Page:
Reviews

The Fleshtones: 25 June 2009 - Paris

Ultimately, the band’s secret is this: Fun.

The Fleshtones

The Fleshtones

City: Paris
Venue: Nouveau Casino
Date: 2009-06-25

The Fleshtones will be rockin' and good-timin' until either St. Peter offers them a tequila-shot-entry into heaven, or Lucifer drags their dancing ass’ down to hell. This was one of the funnest concerts I've ever attended.

I had my doubts, though.

Most of the guys in this garage/blues/soul/rock quartet are in their early 50s. Frontman, Peter Zaremba -- with his long, graying bangs, weathered face, blue blazer, and clean white shirt -- looked like he was a club owner. At first, we thought he was introducing the band, not in it. Two songs in, we felt sheepish for our inability to recognize the man. While his face bore a slight resemblance to Mick Jagger, his on-stage energy and swagger was far closer to a dandified Iggy Pop. Zaremba, guitarist Keith Streng, drummer Keith Milhizer, and bassist Ken Fox produced some of the vise-grip tightest rock ‘n’ roll I've ever heard. Throughout the show these guys had about two hundred butts swinging and swaying, or at least moderately jiggling. The audience was almost all over thirty-five and the twenty-something audience of White Stripes fans and garage rock revivalists could take a lesson from these party rockers drunk on the fountain of youth.

Unlike other musical flames from the ‘70s, which have raged and extinguished, the Fleshtones light has never gone out. What was their secret, we asked ourselves between songs. How had they stayed together so long? (They lost original bass player Jan-Marek Pulkaski in 1986, but replacement Ken Fox has been with them ever since 1990.) And how could they be so relentlessly energetic? They were part of the original CBGB, Max's Kansas City, and Studio 54 scene. Some historians of the New York proto-punk scene like Legs McNeil have commented, however, that the Fleshtones didn't fit well into the burgeoning punk scene. They played dance party music. Sure, they had a bit of arrogant swagger to them, but they fashioned a more art school look (think David Byrne). And while one could argue that punks were acting out their roles in everyday life, the Fleshtones style was more tongue-in-cheek irony. Ultimately, the band’s secret is this: Fun.

Zaremba is still one of the most playfully energetic lead singers around. In energy, I would rank him up there with recent performers I’ve witnessed like the Legendary Shack Shakers' J.D. Wilkes and Gogol Bordello's Eugene Hütz. The rest of the band isn’t too far behind, though. These guys like to climb on things. Zaremba bounded about the stage, mounting the bass drum, while Streng would take his turn with the speaker. Several times they mounted the bar, reminiscent of the great honkers and bar-walker saxophonists of the golden age of rock ‘n’ roll. At one dramatic point they formed a dance circle in the middle of the club, challenging competitors a la the breakdancers of old. At another juncture, Streng mounted the bar and regaled the audience with pushups, again challenging the audience to outdo him; all the while a friend from the audience and what looked like a band member’s daughter took over the guitar and bass respectively. Milhizer grabbed a drum and also leapt into the crowd, like a child drummer with a pot and spoon.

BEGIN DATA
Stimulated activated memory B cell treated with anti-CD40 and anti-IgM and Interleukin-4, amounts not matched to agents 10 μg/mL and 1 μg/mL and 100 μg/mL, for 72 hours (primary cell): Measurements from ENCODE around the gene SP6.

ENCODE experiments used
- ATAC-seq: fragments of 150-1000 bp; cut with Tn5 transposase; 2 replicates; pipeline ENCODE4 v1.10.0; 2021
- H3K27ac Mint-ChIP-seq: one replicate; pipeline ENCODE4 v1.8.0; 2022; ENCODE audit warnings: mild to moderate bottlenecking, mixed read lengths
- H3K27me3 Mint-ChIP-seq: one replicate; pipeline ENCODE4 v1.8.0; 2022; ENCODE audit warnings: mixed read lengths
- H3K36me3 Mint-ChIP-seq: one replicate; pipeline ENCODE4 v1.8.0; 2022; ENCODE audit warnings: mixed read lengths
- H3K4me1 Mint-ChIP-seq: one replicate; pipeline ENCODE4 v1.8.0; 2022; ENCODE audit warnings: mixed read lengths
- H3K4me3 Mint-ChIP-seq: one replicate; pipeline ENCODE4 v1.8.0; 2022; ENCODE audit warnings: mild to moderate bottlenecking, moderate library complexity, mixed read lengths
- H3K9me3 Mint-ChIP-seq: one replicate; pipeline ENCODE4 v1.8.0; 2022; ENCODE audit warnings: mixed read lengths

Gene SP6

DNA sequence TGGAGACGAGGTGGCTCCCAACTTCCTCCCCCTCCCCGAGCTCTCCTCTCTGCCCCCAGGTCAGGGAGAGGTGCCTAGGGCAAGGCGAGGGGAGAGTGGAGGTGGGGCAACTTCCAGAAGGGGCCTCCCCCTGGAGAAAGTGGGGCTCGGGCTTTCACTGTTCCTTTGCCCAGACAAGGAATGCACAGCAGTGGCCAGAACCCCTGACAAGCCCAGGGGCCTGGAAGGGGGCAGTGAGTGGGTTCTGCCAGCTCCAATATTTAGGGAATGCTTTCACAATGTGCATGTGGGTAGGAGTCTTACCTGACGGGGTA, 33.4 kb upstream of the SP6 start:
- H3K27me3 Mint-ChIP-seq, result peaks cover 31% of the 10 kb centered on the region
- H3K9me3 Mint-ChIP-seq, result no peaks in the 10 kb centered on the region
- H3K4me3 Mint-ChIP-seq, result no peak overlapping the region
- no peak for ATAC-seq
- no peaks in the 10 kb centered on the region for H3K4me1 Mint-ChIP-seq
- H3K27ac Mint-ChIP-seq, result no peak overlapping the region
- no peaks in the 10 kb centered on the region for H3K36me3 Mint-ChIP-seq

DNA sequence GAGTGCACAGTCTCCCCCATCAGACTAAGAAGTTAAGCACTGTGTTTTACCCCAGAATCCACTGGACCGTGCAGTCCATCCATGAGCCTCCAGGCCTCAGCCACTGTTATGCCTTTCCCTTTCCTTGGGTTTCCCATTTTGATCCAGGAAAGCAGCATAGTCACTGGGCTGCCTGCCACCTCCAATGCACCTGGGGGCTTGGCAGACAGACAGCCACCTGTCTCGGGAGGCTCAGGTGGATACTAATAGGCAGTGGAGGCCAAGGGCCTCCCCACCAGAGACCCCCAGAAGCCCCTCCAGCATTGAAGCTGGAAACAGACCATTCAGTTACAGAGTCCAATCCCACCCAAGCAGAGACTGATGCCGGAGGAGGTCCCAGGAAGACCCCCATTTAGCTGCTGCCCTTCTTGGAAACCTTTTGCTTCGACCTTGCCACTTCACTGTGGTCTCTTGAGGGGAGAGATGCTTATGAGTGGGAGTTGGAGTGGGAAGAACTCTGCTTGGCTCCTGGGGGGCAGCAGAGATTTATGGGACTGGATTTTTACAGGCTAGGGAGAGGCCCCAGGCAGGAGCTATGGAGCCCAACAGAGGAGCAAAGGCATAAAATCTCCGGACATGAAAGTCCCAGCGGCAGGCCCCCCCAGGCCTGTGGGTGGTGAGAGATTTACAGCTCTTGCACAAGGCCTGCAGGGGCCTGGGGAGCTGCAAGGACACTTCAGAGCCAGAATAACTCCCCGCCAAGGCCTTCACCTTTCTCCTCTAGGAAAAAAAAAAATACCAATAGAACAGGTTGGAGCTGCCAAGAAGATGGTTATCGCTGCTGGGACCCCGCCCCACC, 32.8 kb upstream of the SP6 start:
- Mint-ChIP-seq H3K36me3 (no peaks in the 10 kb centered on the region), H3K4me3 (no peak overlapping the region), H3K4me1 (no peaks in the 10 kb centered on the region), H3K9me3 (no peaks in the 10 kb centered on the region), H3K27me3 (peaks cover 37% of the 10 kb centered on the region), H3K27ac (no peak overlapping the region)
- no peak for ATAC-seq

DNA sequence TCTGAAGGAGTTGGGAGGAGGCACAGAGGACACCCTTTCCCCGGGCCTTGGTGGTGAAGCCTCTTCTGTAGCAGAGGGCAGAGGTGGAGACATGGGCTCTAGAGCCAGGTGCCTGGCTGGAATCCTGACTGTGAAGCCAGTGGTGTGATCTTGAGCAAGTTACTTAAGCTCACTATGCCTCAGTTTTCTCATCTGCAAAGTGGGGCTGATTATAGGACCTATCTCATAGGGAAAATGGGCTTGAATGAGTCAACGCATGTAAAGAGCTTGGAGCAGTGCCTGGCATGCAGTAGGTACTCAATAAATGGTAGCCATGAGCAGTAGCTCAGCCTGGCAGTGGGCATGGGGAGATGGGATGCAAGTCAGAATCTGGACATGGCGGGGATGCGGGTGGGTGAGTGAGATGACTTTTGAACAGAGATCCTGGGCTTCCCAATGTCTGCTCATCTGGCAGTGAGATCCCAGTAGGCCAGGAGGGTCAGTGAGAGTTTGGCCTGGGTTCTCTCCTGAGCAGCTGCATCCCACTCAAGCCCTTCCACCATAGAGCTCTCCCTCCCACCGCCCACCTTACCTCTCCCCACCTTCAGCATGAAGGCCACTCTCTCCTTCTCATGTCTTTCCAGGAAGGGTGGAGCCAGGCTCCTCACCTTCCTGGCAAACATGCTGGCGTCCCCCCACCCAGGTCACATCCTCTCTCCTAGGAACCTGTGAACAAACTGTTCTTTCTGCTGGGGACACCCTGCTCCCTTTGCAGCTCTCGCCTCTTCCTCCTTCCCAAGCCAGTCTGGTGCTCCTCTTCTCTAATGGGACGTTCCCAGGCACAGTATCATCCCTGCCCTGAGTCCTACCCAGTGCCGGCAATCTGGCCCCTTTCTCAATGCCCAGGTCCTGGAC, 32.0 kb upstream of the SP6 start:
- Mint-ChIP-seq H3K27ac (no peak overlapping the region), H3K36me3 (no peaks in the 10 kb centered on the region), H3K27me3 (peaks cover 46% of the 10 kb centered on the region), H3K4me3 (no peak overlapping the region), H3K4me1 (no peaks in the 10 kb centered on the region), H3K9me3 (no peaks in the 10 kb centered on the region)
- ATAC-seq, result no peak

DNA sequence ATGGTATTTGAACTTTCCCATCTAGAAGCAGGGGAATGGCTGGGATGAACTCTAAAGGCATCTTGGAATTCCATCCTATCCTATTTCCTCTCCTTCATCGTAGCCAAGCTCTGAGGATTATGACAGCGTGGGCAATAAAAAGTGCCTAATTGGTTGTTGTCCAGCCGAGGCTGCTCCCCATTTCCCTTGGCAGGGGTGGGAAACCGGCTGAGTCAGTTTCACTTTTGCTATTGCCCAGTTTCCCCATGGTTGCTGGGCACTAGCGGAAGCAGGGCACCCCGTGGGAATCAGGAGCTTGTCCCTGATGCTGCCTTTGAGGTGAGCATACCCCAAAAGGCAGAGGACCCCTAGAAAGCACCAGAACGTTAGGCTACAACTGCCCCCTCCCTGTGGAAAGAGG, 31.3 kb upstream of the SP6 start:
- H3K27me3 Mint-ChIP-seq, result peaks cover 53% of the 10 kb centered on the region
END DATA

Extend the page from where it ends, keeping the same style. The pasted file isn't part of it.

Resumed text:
They eventually danced their way right through the crowd and out the venue’s door. Fortunately they came back to play a roaring encore of "Right Side of a Good Thing", dancing their way back out again. The crowd chanted "Fleshtones, Fleshtones!" until Zaremba jogged back through the crowd and onto the stage. Unfortunately, the soundman was not as energized as Zaremba and the audience. To the crowd's chagrin (and Zaremba's; he appeared unstoppable and untiring) the curtain was dropped.

Rock ‘n’ roll has us believe that the venture is largely a young man's pursuit, acceptably rebellious for those under thirty, yet these fifty-somethings do it better than 80% of the young bands I have heard or seen. I know this ideology has been changing over the years, but I would argue music is still a very young person's game as it's bound up with the sexiness of youth. I guess it doesn't help that some of the dinosaurs should've packed it in fifteen or twenty years ago, not because they're old, but because they sucked after a certain point and never recaptured their creativity and the vigor of youth. The Fleshtones are different though. They’ve never needed to recapture the creativity and vigor of youth as they seemingly have never lost it.


Music

Books

Film

Recent
Film

The Dance of Male Forms in Denis' 'Beau travail'

Claire Denis' masterwork of cinematic poetry, Beau travail, is a cinematic ballet that tracks through tone and style the sublimation of violent masculine complexes into the silent convulsions of male angst.